New Delhi: Dark patterns — questionable tactics used by advertisers to influence consumers to make decisions they otherwise might not have — are increasingly becoming a focus area for the Advertising Standards Council of India (ASCI), the body’s CEO Manisha Kapoor told ThePrint in an interview, adding that a taskforce has been put together to tackle the increasingly-prevalent issue.
The ASCI, in the recent past, has released reports that highlighted one of the major problems within the industry — misleading ads. From ed-tech platforms to crypto companies, plenty of industries incorrectly depict products and services and have come under the self-regulatory body’s radar.
“Dark patterns is something that is on our radar and I think very shortly, we will put out a position paper and some suggestions on how we are going to tackle this,” Kapoor said. “We have already put together a taskforce in the last couple of months that has been examining this issue, and studying the different dark patterns.”
Reports from various regions, especially from the US and the European Union, have described some “dark consumer patterns” in advertisements online wherein organisations try to influence user behaviour via deceptive practices.
This can be in the form of disseminating spam emails or a sudden infusion of video or audio content while browsing a website, or offering a barter system wherein users are given access to an application only after they refer a friend.
The Ministry of Electronics and Information Technology is currently paving the way for a new Digital India Act that will involve aspects pertaining to e-commerce, data privacy and misleading ads online. In fact, when releasing the amendments to the IT Rules last month, Minister of State for Electronics & IT Rajeev Chandrasekhar said “misleading ads” had been identified as a major problem.
Some common forms of dark patterns that have been identified include: Customers being misled with hidden costs on items they buy online, abrupt disguised ads that pop up while scrolling, asking for social media permissions before engaging in an exchange, spam emails from shopping websites and brands, etc.
“This is something that is of increasing concern and is creating new kinds of consumer vulnerabilities,” Kapoor explained. “Some of it (dark patterns) is in the area of misleading advertisements; at a principle level they get covered under our guidelines already — (dark patterns) are misleading irrespective of what medium it is on and where it is published. They (our guidelines) provide an umbrella kind of protection against certain types of patterns.”
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Data privacy in advertisements
The ASCI is also mulling guidelines that look into the data privacy aspect of advertising, according to Kapoor.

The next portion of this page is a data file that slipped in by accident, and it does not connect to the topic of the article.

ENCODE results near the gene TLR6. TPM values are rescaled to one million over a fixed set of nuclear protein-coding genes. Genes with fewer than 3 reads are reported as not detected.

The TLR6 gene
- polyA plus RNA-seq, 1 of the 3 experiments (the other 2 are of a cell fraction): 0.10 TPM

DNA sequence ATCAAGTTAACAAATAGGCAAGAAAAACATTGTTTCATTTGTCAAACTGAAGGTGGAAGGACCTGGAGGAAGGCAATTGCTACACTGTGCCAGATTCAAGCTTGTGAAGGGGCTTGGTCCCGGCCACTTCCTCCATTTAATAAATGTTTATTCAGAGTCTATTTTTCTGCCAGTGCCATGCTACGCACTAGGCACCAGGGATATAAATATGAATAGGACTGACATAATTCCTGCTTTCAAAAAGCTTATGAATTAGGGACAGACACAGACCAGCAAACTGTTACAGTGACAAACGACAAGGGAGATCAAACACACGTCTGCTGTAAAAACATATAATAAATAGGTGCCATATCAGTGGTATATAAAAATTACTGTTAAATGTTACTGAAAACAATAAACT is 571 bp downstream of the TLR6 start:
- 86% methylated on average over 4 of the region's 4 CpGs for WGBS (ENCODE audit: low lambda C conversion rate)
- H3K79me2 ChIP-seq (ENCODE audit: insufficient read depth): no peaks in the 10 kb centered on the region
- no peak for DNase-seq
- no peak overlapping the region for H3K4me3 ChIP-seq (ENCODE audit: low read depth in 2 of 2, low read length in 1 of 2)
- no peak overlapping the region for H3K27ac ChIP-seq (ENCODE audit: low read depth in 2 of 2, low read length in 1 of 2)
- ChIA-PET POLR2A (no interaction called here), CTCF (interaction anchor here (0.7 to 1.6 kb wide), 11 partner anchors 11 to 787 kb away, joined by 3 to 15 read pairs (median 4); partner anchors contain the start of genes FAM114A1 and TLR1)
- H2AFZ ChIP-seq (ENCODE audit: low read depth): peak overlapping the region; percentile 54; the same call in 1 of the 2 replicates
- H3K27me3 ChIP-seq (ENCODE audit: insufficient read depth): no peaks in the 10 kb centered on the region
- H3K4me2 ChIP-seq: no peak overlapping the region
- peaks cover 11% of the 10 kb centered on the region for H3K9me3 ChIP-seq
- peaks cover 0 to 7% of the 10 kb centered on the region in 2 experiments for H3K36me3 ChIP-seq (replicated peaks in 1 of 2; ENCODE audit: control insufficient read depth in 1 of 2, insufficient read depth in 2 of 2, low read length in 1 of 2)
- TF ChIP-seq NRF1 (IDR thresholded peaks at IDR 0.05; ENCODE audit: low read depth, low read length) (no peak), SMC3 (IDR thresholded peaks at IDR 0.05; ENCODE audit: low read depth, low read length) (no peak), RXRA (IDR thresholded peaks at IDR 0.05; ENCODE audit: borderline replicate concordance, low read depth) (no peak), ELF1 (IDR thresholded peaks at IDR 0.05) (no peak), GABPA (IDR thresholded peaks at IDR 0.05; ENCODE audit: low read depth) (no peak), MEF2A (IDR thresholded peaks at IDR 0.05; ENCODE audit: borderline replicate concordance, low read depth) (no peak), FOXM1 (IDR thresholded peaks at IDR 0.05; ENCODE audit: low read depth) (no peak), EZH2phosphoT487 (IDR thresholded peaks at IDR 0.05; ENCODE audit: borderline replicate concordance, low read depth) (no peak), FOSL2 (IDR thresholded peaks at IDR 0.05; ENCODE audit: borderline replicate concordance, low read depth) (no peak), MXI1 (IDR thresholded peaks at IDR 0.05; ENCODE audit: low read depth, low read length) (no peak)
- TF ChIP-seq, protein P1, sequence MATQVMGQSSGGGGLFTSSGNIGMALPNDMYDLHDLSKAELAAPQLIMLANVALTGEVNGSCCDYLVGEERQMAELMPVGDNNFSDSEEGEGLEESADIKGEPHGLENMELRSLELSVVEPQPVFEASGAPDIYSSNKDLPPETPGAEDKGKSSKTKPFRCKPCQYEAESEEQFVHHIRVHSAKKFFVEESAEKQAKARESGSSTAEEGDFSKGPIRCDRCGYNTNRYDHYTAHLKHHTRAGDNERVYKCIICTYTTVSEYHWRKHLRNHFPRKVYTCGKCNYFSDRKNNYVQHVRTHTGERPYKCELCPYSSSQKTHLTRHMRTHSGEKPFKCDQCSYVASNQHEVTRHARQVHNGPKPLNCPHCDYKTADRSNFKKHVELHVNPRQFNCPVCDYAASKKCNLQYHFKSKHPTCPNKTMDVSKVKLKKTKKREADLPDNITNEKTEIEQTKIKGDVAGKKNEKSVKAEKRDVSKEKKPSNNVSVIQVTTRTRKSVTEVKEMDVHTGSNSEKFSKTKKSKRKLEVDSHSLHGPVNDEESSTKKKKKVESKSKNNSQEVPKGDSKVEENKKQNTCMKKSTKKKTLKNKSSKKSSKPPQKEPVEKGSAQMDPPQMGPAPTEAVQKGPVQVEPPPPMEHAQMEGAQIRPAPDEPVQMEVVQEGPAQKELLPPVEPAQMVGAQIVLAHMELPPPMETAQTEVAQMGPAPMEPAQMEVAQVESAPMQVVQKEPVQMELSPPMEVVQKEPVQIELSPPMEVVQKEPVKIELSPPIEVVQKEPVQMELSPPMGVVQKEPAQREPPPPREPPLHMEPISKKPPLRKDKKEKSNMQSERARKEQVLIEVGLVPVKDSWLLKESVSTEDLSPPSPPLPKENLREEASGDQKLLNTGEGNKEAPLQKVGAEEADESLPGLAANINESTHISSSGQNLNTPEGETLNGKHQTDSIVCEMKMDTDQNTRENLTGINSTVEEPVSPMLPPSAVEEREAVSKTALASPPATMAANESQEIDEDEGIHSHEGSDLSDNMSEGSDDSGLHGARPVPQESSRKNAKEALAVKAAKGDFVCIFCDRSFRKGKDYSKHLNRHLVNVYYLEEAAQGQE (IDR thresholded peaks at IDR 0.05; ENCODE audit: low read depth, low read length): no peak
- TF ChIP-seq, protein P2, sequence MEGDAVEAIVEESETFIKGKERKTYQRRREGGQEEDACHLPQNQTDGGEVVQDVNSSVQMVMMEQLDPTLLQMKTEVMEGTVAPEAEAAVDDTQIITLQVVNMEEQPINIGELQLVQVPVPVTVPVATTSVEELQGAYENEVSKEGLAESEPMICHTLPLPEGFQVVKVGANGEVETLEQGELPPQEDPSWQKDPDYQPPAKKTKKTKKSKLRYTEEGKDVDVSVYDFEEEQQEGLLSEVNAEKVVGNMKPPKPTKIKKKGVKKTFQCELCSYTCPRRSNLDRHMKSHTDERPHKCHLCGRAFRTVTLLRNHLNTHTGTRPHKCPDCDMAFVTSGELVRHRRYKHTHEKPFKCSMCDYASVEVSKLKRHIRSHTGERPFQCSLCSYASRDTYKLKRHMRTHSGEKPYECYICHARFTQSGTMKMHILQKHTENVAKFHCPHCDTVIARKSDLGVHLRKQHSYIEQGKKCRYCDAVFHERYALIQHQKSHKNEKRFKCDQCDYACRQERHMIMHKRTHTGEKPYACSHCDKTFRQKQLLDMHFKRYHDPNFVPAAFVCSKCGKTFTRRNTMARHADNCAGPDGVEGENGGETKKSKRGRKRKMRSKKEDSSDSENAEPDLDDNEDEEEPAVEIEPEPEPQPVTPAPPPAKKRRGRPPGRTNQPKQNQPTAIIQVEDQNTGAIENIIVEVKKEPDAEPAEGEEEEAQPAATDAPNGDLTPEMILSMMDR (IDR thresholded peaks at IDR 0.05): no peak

However, treading the line between privacy concerns and data-sharing that genuinely improves the user experience is a challenge, she said.
“Privacy is a slightly tricky issue; certain data that either advertisers or websites store about you makes your experience seamless as well,” Kapoor explained. “You can stay logged on through your email on certain sites that you visit often; you don’t have to enter your data every single time. So those are ways in which data is collected which makes the browsing experience or user experience more beneficial for you and smoother for you.”
But the key issue that remains here is of transparency — companies don’t exactly lay down how much a customer is consenting to.
“There is data that organisations use which actually makes your own experience better,” the CEO asserted. “The issue is for them (being allowed to) to use your data and you understand that consent well. The second is, what is the purpose of that consent? Is it to make my experience smoother? But have I consented to sell my data to another party? A lot of times this information gets overwhelming. We may not know what exactly ‘cookie preferences’ mean.”
Catching surrogate ads tricky
A month ago, the consumer affairs ministry issued notices to liquor brands for engaging in surrogate advertising — indirectly promoting a product that can’t be advertised openly. The ministry said alcohol brands were advertising themselves through music CDs and non-alcoholic beverages, which falls under “misleading ads”.
However, ASCI realises that there’s no law that prohibits an organisation from presenting its brand extensions under its own banner — which, again, becomes tricky, Kapoor said.
“There are challenges in both gaming and alcohol; these are state subjects and there is no central law,” she explained. “At ASCI, we have created a certain set of criteria: This is what we will be okay with and beyond this, it will be considered a surrogate. The challenge is that the Central Consumer Protection Authority (CCPA) guidelines say that surrogate advertising should not be allowed, but the brand extension part should be allowed.”
“The law allows you to launch products in other categories using the same brand name,” Kapoor added. “It is difficult to draw a line between brand extensions and surrogate ads.”
(Edited by Nida Fatima Siddiqui)
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